Set Activity Monitor to run at startup.  There’s a good way to keep an eye on what your Mac is doing.  It’s called Activity Monitor, find it in the Utilities folder (which is itself in your Applications folder).  It gives you a list of all of the applications running on your Mac (choose the “All Processes” choice in the pick tab next to “Filter”, then click on the “% CPU” column to sort by the most active process).  The bottom half of that window shows you counters and a graphic of your usage of disks, memory, and network utilization.  Consider having this app start when you log in: right-click (or control-click) the icon in the dock, and from Options choose “Open at login”.  That way, it’s always hanging out so that you can switch to it and answer questions like “why is everything so slow” or “is that thing actually doing anything”.  This can be very useful.

Do you see the underlying idea to all of these tips?  If you implement all of these, you learn a bit about how Mac security works, how to navigate around, and what your Mac is actually “working on”.  In other words, if you set a password, configure your dock, and habitually have activity monitor running, you’ll get a bit more visibility into your new computer.  Just having yourself set up this way will help you see a bit better how the gears go around, and might help you get a conceptual step forward towards figuring out how to do more – and have more fun.

Bonus Round:

Check out MacWorld’s How To’s and Videos.

And consider learning more by using these apps:
Broaden your browser use: try Google Chrome.  More functional, updated frequently (so, arguably more secure), and I personally find the bookmarks easier to use.
Get good secure storage for your passwords: try Password Wallet .  It’s a tool to remember passwords for you.  Doesn’t actually “integrate” with your browser like most tools, which makes it a bit more secure.
Store those little pieces of information so you can find them easily wherever you are: try Evernote . File things like images, web pages, and screen shots, other notes. You can search for them, and it runs on a website, or apps for almost every current device.
File your mail messages really quickly and efficiently: try MsgFiler .  Two to six (in my case) keystrokes to file mail messages into the folder of your choice. Makes it just as easy to save for archive as to delete your mail.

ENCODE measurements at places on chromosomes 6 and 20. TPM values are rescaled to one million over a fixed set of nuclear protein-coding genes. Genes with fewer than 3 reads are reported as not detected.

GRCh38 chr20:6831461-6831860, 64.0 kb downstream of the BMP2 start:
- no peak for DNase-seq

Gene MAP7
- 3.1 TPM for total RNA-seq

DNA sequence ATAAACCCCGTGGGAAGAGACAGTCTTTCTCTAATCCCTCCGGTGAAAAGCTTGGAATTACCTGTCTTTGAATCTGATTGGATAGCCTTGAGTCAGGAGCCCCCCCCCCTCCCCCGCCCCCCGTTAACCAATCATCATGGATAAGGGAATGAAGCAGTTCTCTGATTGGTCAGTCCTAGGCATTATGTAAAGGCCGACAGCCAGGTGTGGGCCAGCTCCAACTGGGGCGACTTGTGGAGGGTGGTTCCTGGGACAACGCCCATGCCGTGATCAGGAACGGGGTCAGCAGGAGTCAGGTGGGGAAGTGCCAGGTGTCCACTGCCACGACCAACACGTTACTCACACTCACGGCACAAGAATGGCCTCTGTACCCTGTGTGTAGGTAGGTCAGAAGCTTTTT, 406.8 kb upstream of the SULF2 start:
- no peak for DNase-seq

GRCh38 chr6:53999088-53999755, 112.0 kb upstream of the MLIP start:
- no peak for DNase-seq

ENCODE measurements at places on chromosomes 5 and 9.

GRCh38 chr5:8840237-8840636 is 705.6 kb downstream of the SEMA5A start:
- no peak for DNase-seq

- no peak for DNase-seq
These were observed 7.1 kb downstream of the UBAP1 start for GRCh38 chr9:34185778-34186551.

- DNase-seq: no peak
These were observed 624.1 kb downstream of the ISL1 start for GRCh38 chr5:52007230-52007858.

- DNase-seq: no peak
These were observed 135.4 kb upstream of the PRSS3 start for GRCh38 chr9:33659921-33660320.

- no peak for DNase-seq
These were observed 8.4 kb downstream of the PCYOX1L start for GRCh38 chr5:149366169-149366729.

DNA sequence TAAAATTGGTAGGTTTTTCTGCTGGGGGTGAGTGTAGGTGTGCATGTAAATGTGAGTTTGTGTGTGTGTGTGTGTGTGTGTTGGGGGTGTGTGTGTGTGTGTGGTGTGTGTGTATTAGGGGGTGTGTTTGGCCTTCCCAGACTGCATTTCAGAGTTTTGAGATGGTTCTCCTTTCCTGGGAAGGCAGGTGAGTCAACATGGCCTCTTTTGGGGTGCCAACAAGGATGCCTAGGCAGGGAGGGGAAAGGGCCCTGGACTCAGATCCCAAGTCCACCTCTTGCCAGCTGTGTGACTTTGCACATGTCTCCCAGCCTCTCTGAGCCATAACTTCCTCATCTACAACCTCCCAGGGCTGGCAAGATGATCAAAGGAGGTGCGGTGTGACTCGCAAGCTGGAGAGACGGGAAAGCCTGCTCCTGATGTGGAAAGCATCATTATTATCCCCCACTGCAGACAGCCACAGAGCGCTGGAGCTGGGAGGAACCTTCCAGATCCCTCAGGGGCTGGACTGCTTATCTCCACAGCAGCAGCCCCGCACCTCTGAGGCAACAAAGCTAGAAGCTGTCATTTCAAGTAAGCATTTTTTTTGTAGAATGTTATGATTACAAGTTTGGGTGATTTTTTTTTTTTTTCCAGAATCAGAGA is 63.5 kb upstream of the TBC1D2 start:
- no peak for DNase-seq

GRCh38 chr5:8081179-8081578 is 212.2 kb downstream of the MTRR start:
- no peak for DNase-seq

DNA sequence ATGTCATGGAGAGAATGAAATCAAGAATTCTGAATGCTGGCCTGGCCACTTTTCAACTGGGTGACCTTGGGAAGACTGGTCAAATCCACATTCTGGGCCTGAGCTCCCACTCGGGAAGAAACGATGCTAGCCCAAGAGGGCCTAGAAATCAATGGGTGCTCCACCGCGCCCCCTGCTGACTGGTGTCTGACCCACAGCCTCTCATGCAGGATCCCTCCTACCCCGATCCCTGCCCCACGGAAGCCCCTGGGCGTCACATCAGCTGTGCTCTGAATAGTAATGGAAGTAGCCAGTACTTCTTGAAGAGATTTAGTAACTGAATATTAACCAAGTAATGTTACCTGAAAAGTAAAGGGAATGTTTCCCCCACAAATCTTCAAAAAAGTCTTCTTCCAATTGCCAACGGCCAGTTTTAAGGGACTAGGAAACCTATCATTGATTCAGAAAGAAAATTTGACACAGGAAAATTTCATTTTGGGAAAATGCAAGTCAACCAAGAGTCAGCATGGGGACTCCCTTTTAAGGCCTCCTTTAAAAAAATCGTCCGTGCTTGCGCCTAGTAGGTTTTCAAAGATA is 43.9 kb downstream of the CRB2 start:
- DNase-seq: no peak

(These are all unsolicited recommendations … this is just my opinion, I’m not being compensated for mentioning these.)

Hope these all help!  Have fun!

Spring Cleaning

Spring always seems to take forever to reach New England.  This is nothing new; I’m in agreement with a traditional mode of thinking here that there really isn’t a “Spring”, there is Winter and Summer, and in between “Mud Season”.

But there are cobwebs to be cleared, always.  Like those in the computer.

While I’m not speaking literally, consider the degradation of the state of our computers, or “bit rot”.  It represents a real phenomenon; the concept of entropy turns out to apply to ordered data in our storage systems and to our own organizational structures.

I’ve always followed the advice that I give to others: upgrade your software early and often.  I’m usually first out of the block for new OSs for my client machines (not servers – but that’s another story).  That’s rather extreme – I don’t suggest this for most people – but falling a few versions behind is a significant problem.

I get surprised at unintended consequences, though, as with how upgrading software feels like spring cleaning, but it’s not.  In fact, software upgrades generally leave as much as possible from the previous state as possible.  That’s prudent – you make fewer decisions about deleting things, you decrease risk.  But just because you moved in new furniture doesn’t mean you don’t have cobwebs that pop up.